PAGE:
West Africa’s variegation of societies poses great potentials for conflict and instability. It has been argued that a lot of conflicts in the sub region have resulted from divide-and-rule policies and prac-
tices of the colonialists and increased neo-colonial actions. But since no society exists in isolation, nations would surely attempt to impact the affairs of others, sometimes unwittingly, at other times as matters of deliberate state policy: West African nations thus ought to chart their own courses. Probably, this is better achieved as a collective, providing the raison d’être for studying and understanding political bifurcations.
Bifurcations connote previous stability in systems and characterise complex systems such as the social and political terrains in West Africa with many ethnic, linguistic, political and religious groups. Though the outcomes of these conflicting positions and relations might not be easily determined, adroit management of the transition can lead to more stable systems. West African political and civil leaders are in the best positions to fashion out policies to work with their diversities.
As Professor Okello Oculi argues in this edition (Conversation), beneath all the veneer of religious, ethnic and political colorations to every conflict in this sub region lies the core issues of poverty and access to resources; and the politician that proves most capable of giving people the basics of life shall receive votes from the electorate. Leopold Senghor’s 20-year leadership of Senegal in spite of being from minority ethnic and religious groups serves as a classic illustration of Oculi’s point.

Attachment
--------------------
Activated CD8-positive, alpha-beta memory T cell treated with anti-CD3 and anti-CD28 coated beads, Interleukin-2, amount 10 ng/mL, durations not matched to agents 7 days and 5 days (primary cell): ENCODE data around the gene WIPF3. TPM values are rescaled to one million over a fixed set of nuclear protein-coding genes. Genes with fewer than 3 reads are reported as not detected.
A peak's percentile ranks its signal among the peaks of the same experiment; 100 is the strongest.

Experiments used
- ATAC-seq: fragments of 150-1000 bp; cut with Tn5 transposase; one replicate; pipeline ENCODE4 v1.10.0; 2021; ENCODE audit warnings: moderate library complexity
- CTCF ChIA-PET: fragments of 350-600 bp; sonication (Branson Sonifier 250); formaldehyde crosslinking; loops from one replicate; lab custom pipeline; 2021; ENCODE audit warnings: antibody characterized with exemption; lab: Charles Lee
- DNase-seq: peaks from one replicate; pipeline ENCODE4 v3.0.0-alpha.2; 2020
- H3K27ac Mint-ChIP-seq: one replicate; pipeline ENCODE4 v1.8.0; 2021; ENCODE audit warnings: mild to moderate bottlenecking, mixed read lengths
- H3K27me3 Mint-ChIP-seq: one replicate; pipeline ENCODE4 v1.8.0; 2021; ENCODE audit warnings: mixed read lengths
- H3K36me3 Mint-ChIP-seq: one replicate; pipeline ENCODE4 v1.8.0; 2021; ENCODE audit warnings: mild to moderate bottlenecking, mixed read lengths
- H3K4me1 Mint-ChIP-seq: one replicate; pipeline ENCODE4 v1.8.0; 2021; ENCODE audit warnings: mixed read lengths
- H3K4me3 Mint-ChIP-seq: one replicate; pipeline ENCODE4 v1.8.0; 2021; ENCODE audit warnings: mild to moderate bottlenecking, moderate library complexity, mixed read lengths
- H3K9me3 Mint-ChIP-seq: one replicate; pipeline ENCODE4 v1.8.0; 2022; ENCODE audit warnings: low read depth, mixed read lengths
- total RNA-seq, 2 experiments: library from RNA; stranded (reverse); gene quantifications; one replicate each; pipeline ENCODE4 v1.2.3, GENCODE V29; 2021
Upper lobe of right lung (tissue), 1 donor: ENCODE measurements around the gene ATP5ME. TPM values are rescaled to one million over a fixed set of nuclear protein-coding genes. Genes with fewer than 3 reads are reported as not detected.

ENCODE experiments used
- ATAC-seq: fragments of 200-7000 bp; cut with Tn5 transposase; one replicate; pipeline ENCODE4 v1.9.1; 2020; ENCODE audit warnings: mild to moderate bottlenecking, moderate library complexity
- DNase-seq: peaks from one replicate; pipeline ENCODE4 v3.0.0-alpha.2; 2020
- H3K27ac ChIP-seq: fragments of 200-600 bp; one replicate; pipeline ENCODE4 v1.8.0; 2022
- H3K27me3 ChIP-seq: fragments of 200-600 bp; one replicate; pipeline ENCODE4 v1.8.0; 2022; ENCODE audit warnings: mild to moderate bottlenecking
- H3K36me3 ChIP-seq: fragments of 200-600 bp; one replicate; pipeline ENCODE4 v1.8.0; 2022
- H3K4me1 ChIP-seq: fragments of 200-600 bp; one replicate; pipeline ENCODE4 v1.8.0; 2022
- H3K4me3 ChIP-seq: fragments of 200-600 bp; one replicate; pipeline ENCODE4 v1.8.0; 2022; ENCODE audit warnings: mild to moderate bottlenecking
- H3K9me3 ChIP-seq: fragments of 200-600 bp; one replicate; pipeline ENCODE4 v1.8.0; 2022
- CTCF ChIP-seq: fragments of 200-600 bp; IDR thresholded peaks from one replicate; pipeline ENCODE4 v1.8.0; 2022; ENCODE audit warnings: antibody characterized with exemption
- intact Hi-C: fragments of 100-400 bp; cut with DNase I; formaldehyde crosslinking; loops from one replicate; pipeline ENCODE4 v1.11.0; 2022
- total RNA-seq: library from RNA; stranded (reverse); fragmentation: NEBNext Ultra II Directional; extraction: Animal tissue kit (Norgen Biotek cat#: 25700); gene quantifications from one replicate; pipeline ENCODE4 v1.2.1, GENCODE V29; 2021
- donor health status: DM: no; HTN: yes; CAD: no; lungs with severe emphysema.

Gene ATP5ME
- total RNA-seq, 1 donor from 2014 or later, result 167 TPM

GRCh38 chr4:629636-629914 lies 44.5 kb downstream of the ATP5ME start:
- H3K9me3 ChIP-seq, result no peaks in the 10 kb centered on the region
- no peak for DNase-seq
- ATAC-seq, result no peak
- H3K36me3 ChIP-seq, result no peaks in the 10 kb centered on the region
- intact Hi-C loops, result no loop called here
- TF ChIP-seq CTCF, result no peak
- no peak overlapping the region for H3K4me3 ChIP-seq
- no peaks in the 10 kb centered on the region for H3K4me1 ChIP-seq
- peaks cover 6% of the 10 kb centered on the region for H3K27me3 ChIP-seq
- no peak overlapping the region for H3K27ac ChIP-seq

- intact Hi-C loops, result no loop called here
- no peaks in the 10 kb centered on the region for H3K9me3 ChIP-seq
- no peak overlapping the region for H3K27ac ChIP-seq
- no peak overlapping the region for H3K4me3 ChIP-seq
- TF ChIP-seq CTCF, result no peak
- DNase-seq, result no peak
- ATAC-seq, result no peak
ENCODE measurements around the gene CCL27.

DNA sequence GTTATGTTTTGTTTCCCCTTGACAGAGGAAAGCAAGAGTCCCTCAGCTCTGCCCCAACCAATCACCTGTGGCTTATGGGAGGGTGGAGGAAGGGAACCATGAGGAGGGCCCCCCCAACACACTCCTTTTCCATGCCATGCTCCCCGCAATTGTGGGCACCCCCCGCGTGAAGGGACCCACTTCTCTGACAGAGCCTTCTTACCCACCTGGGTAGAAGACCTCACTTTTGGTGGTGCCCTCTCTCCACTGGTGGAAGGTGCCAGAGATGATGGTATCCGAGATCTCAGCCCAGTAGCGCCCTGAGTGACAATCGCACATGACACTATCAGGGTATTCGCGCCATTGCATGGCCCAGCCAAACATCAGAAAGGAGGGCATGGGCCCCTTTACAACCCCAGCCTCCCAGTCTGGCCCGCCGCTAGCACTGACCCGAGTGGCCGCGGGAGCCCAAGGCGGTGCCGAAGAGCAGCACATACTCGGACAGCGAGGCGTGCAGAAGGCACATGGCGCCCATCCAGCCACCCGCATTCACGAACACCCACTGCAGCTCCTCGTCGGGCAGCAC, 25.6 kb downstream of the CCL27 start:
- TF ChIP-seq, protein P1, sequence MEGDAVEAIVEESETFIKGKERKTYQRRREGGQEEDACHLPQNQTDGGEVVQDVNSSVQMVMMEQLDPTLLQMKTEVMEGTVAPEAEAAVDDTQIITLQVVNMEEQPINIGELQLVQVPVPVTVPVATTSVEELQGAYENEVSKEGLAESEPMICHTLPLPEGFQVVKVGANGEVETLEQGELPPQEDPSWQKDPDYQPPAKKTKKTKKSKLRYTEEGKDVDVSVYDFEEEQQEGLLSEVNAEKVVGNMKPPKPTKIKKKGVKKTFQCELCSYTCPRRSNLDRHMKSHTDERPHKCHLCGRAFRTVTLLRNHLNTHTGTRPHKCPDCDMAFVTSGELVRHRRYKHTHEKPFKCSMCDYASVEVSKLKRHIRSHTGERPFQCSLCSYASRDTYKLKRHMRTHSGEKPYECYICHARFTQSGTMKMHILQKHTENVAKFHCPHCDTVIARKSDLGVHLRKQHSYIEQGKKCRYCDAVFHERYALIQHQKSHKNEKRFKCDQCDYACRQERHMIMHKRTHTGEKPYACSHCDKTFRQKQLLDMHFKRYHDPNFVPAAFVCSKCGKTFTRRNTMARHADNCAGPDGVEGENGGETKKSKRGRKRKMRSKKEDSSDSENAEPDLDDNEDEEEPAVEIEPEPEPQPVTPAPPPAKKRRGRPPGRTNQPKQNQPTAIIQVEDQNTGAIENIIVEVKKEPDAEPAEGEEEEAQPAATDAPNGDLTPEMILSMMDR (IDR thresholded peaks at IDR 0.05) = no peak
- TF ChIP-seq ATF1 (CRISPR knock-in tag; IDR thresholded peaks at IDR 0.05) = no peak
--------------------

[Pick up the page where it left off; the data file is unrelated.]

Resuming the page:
It would appear evident then that increased political activity is required of West Africans to galvanise people-centred governance. But that itself demands high political maturity to seek the basic needs of all citizens of every nation. The ECOWAS Parliament, as a forum for dialogue, consultation and consensus for representatives of the peoples of West Africa in order to promote integration, must play a pivotal role in achieving this. Members of the Parliament are placed at vantage positions to pick good practices of nations like Ghana and Niger as models for other nations.
On their own, political leaders ought to develop the goodwill by looking beyond primitive accumulation of capital to leaving legacies of people-centred development. Crimes of corruption and nepotism should not be left unpunished, for impunity only allows such bad practices to linger and fester. Formation of coalitions by political parties as was the case in Niger is also an encouraging emerging trend. Formation of coalitions entails consensus building and broadening of political landscape, two important ingredients that will ensure stability in the polity. Sure, West African nations can achieve stability in spite of the bifurcations.
-Odoh Diego Okenyodo